The output of each four-channel multiplexer 56 and 58, in addition to being coupled to the clock input of the respective counter 52 and 54, is also coupled to the clock input of a respective T flip-flop 60 and 62. The output of each T flip-flop 60 and 62 is coupled to a two-to-one multiplexer 64 of the detection and selection circuit 53. Because the output of each T flip-flops 58 and 60 toggles with each clock pulse, the output of the two-to-one multiplexer 62 in the detection and selection circuit 53 will be a frequency division output of the counter/prescaler 52 or 54 from one of the frequency selector circuits 51 a or 51 b. The selection of which frequency selector circuit 51 a or 51 b is used to drive the clock input of the charging-series circuit 49, and hence to set the rate of charge strength increments at which each voltage ramp-up rate step in the charging-series is carried out, is determined by the detection and selection circuit 53.

As previously mentioned above, the detection and selection circuit 53 detects the soft-start condition, either initial start-up or flash programming, of the charge pump 38, and automatically switches the output of its two-to-on multiplexer 64 to the correct pre-programmed frequency for a clock pulse output of one the frequency selector circuits 51 a or 51 b. This detection is accomplished by the detection and selection circuit 53 receiving two signals external to the soft-start circuit 42, the charge-off signal (CHG_OFF) of the charge pump and a pump turn-on signal, which is indicated as PUMPON by FIG. 2. As mentioned previously, the charge-off signal from the charge pump circuit 38 is set high whenever the voltage output drops below a reference value, signaling the need for the charge pump to turn on. The pump turn-on signal (PUMPON) is received from the host system 10 (FIG. 1) and is set high whenever the system is turned-off or placed in a stand-by condition. A discussion on how these signals are used by the detection and selection circuit 53 now follows.

The detection and selection circuit 53, in addition to the two-to-one multiplexer 64, further includes a D-type flip-flop 68 and a NAND gate 70. The NAND gate 70 receives both the CHG_OFF and PUMPON signals. The output of the NAND gate is coupled to the clock input C of the flip-flop 68. Accordingly, the clock input C of the flip-flop 68 will receive a high signal each time the CHG_OFF signal is low and the PUMPON signal is high. Accordingly, because the D input is always set high, the output Q of the flip-flop, once set on the received clock pulse, will also be high, thereby setting the two-to-one multiplexer 64 to output the clock pulse set at the operating frequency for the charge pump's flash programming condition, which is preprogrammed by the control register 46 of the second frequency selector circuit 51 b. However, whenever the CHG_OFF and PUMPON signals are high, the clock input C of the flip-flop 68 receives a low signal from the NAND gate. Because an asynchronous clear RB of the flip-flop 68 also received the PUMPON signal (which is NOT'ed since active low), the output Q of the flip-flop 68 is immediately reset to low. Resetting the output Q to low, switches the output of the two-to-one multiplexer 64 to the clock pulse set at the operating frequency of the charge pump's initial start-up condition, which is preprogrammed by the control register 44 of the first frequency selector circuit 51 a. Accordingly, the detection and selection circuit 53 will switch the multiplexer 64 between the two clock pulses of different operating frequencies depending on the state of the signals it received.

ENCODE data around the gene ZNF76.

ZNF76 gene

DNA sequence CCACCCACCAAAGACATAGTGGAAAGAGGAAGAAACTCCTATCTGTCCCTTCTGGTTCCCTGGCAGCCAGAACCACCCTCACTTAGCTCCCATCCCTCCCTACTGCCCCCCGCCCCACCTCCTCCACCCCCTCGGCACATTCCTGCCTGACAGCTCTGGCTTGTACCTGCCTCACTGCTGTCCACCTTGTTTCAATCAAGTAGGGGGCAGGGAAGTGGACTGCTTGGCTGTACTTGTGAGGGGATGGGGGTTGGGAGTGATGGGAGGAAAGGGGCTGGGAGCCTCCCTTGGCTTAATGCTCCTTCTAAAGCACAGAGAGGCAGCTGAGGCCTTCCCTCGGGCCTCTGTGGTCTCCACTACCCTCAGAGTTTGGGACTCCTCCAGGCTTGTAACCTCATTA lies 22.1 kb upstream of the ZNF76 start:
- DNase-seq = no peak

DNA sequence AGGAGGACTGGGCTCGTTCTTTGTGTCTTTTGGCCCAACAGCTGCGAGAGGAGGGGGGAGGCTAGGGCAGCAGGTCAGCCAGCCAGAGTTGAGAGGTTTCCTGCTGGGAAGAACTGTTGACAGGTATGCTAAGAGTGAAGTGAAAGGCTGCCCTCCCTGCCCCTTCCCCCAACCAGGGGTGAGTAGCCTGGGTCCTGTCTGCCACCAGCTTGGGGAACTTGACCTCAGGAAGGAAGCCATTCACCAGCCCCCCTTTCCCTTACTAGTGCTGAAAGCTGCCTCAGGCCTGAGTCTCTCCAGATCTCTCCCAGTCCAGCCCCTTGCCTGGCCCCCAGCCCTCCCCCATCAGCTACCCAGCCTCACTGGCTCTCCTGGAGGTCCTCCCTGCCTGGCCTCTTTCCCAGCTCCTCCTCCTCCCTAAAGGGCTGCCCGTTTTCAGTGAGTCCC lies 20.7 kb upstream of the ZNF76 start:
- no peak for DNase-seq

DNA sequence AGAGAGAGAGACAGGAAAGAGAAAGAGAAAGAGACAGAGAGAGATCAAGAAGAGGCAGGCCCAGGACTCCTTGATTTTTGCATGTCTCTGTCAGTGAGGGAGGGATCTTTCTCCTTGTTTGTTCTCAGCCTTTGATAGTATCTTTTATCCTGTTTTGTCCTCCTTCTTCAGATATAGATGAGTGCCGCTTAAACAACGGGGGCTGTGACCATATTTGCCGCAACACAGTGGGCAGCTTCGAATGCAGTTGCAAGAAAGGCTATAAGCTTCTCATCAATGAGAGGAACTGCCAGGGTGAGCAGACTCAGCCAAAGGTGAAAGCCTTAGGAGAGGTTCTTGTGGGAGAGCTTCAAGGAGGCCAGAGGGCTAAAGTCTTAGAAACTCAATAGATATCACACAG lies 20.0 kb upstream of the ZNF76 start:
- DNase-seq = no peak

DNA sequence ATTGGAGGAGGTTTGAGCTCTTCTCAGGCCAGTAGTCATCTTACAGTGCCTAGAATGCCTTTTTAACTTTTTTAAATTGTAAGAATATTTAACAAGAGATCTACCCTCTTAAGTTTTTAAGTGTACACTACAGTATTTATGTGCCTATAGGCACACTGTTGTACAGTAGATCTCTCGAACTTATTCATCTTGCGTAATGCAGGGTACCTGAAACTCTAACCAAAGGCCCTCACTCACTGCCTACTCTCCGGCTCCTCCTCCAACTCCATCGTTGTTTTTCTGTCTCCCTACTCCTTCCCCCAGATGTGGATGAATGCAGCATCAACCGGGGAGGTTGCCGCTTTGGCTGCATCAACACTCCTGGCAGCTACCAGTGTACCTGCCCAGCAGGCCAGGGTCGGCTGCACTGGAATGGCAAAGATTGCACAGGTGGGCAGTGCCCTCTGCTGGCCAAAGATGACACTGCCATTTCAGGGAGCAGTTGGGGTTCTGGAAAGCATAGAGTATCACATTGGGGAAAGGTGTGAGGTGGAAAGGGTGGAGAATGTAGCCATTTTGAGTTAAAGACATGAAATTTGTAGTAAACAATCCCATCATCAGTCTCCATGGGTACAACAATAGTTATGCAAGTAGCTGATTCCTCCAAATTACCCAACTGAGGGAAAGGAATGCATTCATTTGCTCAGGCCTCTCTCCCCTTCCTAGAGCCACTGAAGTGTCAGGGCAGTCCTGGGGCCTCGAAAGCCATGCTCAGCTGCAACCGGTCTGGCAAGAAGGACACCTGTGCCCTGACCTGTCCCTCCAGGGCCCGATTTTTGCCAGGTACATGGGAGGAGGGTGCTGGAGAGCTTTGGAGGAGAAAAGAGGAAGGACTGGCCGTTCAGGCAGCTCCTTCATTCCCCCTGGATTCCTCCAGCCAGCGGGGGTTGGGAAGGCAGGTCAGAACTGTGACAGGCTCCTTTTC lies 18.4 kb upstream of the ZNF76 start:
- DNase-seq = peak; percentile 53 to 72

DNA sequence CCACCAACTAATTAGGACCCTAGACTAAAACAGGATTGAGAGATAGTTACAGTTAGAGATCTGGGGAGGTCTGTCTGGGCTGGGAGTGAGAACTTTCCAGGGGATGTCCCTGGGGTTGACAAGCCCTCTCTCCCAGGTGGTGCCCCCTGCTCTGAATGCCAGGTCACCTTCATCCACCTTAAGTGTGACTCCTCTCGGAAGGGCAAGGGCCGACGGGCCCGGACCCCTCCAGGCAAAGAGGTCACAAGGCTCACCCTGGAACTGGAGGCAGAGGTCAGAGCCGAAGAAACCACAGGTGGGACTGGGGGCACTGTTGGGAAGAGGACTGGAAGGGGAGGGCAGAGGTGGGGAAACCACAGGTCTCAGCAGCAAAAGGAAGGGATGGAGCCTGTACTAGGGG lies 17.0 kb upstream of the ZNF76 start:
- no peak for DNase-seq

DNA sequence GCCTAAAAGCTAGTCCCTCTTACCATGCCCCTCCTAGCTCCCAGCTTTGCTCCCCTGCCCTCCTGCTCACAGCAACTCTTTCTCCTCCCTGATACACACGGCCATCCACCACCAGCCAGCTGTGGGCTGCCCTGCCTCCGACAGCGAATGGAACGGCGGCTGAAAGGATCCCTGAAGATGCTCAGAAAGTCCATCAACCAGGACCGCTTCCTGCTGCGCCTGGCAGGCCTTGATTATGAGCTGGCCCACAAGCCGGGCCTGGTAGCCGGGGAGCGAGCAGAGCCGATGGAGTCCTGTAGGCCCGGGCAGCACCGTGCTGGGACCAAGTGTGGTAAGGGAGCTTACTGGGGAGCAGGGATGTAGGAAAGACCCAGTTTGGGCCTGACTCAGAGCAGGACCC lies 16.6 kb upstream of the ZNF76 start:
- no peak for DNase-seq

The clock pulse output of the two-to-one multiplexer 64 of the detection and selection circuit 53 drives the clock input of a bit counter 50 of the charging-series circuit 49. As shown by FIG. 2, the charging-series circuit 49 further includes a set of synchronous gates 70 and a set of AND gates 72. For this embodiment, preferably the bit counter 50 is a 3-bit binary up-counter that transitions through the sequence 001, 010, 011, 100, 101, 110, 111, and repeats. For the other embodiments other types of counters, such as n-bit counter may be used.

Because of pulse delays, the set of synchronous gates 70, which receives a preprogramed pump clock that is used for timing of the charge and discharge phase of charge-pump components, ensures that the output signals of the bit counter 50 do not show a transient and incorrect result for a given time period. Accordingly, due to the set of synchronous gates 70 the outputs of the bit counter 50 will change the states of the charge-strength selector inputs S1, S2, and S3 of the charging pump 38 at essentially those instances when PCLK is at a low state, thereby safeguarding against any signal glitches on the selector inputs. Additionally, because of the set of AND gates 72, each synchronized output of the bit counter 50 is inputted to its respective charge-strength selector input S1, S2, or S3 of the charge pump 38, only if the output of the respective synchronous gate 70 is high and the received CHG_OFF signal from the charge pump 38 is also high.